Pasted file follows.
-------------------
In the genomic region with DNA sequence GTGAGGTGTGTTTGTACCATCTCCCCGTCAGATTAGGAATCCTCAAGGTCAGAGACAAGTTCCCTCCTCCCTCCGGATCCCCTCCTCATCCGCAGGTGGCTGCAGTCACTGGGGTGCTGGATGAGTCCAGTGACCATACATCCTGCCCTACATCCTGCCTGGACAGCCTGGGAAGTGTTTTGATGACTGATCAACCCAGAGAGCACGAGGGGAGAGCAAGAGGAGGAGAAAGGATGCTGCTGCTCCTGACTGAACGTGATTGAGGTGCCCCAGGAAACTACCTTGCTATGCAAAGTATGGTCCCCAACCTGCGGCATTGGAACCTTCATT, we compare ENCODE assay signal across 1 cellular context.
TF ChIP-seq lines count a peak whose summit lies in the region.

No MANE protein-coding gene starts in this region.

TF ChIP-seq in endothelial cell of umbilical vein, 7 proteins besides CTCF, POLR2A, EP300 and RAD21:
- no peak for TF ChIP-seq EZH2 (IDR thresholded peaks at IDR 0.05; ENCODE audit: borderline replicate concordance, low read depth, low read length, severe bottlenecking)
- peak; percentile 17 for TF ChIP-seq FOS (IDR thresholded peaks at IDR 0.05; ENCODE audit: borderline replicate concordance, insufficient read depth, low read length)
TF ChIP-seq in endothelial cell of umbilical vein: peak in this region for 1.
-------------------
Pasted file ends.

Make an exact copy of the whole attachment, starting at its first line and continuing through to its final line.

In the genomic region with DNA sequence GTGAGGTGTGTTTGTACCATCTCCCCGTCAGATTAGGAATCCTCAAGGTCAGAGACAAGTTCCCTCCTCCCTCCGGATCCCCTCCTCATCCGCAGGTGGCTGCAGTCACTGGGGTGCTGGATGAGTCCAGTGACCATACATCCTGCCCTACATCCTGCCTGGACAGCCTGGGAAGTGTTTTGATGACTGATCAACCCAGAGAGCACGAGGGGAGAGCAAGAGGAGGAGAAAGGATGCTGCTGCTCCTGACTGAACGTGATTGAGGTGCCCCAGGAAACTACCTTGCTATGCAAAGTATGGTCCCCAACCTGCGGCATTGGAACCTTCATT, we compare ENCODE assay signal across 1 cellular context.
TF ChIP-seq lines count a peak whose summit lies in the region.

No MANE protein-coding gene starts in this region.

TF ChIP-seq in endothelial cell of umbilical vein, 7 proteins besides CTCF, POLR2A, EP300 and RAD21:
- no peak for TF ChIP-seq EZH2 (IDR thresholded peaks at IDR 0.05; ENCODE audit: borderline replicate concordance, low read depth, low read length, severe bottlenecking)
- peak; percentile 17 for TF ChIP-seq FOS (IDR thresholded peaks at IDR 0.05; ENCODE audit: borderline replicate concordance, insufficient read depth, low read length)
TF ChIP-seq in endothelial cell of umbilical vein: peak in this region for 1.